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Old 03-16-2006, 03:56 PM   #1
Greg Battaglia
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So today I'm sitting in chemistry class and it was our first day starting on Biochemistry after finishing the Organic chemsitry section. First we start off with carbohydrates. As the professor gave the lecture she repeatedly stated how important it was for humans to eat complex carbohydrates, especially from grains! She claimed it to be a nutrient essential to human life. This really upset me that a supposed professional was spouting off completely incorrect information to students who would be future health care practitioners. She didn't stop there. When we got to the lipids chapter she broke down the types of fats into saturated, mono-, and poly- and explained that saturated fats came from animals and have been shown in many studies to cause heart disease and cancer. Her logic was that saturated fat is hard a room temperature, so that must mean that it is hard in our bodies and clogs arteries. I find this to be completely simplistic view of the human body which is actually much more complex than that. She then went on to say that monounsaturated fats were a bit better for humans but should still be eaten in moderation. By the time we got to polys- I was sitting there trying so hard not to raise my hand and shut this woman up. She claimed that polys were the healthiest fats that humans can eat and that most of our polys should come from vegetable oils!! She said fish is ok too, but isn't as healthy as vegetable oil. How do I deal with a completely misinformed person like this? Should I raise my hand and challenge her, or should I just ignore her? I feel like if I just let her misinform the class that it contributes to more health problems in the future for the people that these students have to treat. I honestly don't know what to do here, I'm pretty mad about it. She kept saying ""lard", just listen to the sound of that, doesn't the word "lard" just sound unhealthy?" to the class. What a bimbo. She was suggesting that lard was unhealthy because of the way the word sounds. It's almost funny when you think about it.
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Old 03-16-2006, 04:10 PM   #2
Paul Findley
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Education is the ability to listen to almost anything without losing your temper."
--Robert Frost
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Old 03-16-2006, 04:21 PM   #3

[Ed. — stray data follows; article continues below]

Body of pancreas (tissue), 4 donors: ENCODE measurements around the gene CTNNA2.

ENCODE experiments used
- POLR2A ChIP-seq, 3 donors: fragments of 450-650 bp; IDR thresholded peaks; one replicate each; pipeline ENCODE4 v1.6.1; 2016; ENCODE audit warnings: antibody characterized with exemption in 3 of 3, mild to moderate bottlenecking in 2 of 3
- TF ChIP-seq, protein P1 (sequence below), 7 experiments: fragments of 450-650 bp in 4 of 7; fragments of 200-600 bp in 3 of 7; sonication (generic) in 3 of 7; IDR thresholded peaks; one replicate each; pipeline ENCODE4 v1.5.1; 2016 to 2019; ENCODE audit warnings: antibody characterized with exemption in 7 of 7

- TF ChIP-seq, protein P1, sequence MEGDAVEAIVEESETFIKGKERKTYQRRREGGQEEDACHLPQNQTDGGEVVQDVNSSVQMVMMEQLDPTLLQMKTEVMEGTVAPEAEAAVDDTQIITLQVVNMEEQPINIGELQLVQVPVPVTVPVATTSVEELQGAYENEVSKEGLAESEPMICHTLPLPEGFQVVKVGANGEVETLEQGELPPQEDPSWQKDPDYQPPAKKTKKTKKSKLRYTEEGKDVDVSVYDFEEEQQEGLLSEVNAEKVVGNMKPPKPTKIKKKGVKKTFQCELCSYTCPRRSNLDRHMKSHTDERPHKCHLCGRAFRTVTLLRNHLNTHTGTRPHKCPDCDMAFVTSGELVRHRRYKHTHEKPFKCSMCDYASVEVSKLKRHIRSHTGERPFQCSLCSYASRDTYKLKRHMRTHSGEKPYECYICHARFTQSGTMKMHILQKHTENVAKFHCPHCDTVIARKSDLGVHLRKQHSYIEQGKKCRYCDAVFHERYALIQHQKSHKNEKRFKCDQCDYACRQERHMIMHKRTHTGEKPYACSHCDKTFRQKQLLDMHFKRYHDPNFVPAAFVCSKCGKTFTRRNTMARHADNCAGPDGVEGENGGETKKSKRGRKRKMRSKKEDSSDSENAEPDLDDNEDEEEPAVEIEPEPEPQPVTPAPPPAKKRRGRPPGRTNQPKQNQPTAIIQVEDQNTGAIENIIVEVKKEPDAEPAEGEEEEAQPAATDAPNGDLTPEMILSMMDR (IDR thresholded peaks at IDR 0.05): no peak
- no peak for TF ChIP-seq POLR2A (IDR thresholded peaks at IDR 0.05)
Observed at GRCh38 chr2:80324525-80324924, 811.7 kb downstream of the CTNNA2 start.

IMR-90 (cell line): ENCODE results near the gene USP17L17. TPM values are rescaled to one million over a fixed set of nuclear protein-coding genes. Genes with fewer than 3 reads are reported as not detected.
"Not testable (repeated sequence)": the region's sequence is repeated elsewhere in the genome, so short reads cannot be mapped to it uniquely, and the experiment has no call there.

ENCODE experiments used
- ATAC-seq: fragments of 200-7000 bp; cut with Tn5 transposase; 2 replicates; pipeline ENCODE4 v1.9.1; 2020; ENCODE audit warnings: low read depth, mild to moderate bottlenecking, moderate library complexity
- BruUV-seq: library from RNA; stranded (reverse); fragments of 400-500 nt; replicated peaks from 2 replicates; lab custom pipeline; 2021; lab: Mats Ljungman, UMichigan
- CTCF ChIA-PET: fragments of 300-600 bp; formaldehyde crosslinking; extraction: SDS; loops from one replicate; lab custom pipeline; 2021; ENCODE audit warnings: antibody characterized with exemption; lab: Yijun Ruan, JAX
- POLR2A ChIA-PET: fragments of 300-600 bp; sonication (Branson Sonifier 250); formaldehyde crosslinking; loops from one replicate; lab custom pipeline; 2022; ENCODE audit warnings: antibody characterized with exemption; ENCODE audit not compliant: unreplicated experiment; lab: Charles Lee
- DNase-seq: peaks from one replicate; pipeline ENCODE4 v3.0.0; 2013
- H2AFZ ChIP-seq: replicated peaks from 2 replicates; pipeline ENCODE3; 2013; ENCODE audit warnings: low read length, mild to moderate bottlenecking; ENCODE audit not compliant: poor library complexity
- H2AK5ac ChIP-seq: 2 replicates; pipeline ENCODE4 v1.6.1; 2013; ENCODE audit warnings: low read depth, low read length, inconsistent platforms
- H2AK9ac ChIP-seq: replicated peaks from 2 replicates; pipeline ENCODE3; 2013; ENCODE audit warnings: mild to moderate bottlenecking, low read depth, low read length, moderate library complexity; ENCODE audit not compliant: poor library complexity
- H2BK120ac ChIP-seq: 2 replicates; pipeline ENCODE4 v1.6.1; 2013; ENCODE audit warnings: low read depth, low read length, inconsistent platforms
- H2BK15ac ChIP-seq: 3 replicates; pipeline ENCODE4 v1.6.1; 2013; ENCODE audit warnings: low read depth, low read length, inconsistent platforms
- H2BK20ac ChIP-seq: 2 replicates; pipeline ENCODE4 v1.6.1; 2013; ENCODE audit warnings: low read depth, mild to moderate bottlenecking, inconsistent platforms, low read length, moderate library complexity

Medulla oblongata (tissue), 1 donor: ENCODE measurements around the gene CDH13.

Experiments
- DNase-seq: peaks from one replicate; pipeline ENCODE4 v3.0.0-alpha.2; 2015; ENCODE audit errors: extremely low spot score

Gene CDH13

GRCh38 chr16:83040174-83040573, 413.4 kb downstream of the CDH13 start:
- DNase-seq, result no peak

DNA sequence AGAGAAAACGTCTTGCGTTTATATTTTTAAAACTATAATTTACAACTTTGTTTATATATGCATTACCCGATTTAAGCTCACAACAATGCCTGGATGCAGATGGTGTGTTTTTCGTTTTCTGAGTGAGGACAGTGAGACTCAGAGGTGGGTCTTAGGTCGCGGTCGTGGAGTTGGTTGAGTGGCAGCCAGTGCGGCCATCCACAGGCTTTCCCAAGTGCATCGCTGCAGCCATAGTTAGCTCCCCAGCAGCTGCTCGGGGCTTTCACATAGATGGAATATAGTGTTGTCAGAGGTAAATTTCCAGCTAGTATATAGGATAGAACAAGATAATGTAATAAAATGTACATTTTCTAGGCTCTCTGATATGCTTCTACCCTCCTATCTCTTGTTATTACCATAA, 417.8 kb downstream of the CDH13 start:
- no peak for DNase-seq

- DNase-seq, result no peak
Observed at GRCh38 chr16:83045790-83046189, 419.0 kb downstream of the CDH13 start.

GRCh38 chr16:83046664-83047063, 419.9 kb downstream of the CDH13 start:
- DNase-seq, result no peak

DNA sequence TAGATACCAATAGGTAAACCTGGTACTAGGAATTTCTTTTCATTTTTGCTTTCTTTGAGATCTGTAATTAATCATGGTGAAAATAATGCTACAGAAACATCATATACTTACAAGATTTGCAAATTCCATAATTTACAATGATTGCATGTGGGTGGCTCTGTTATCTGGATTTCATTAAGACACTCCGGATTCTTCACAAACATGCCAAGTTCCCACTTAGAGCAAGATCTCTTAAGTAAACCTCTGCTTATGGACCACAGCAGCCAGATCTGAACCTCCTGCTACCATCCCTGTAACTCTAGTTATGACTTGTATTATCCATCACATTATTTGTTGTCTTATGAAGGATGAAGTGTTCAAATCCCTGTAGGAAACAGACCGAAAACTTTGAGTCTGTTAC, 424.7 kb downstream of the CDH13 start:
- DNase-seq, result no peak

Mike Minium
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Greg,

I'm completely unsurprised. You'd definitely be doing the class a favor by offering a different viewpoint, although you do have to worry about getting through the class, too. I don't envy you.

Whether you do challenge her or not, though, I have a feeling you won't change her mind (sadly).

I believe Robb Wolf went through an eerily similar situation when he was pursuing an M.S. in Nutritional Science (??) and ended up leaving in disgust, if memory serves.

Not trying to bum you out--many of us here can appreciate your frustration.


Mike

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Old 03-16-2006, 04:28 PM   #4
David Stegman
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I'm always amazed when I hear things like that. It makes you wonder how many other "experts" are out there.

I was sitting in my Dr. office the other day. I could hear her talking to another patient outside of my door. I saw the guy she was talking to earlier. He was about 30ish not overweight or anything. He looked in average shape. Anyway, he proceeded to tell her how he can get stressed at work when things start stacking up etc. She asked point blank if he thinks he needs some medication for the stress. She asked him!!!! He replied, "well, I guess it couldn't hurt". So she gave him some samples of Lexpro or something like that and explained that it would help "even" out his feeling of stress.

Amazing. I felt like asking the guy how much rest he gets, what is his diet, does he exercise? All of that could help his "stress" level at work. But that would be too much hard work right? Especially when you can just pop a pill and feel "just right"
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Old 03-16-2006, 05:42 PM   #5
James Falkner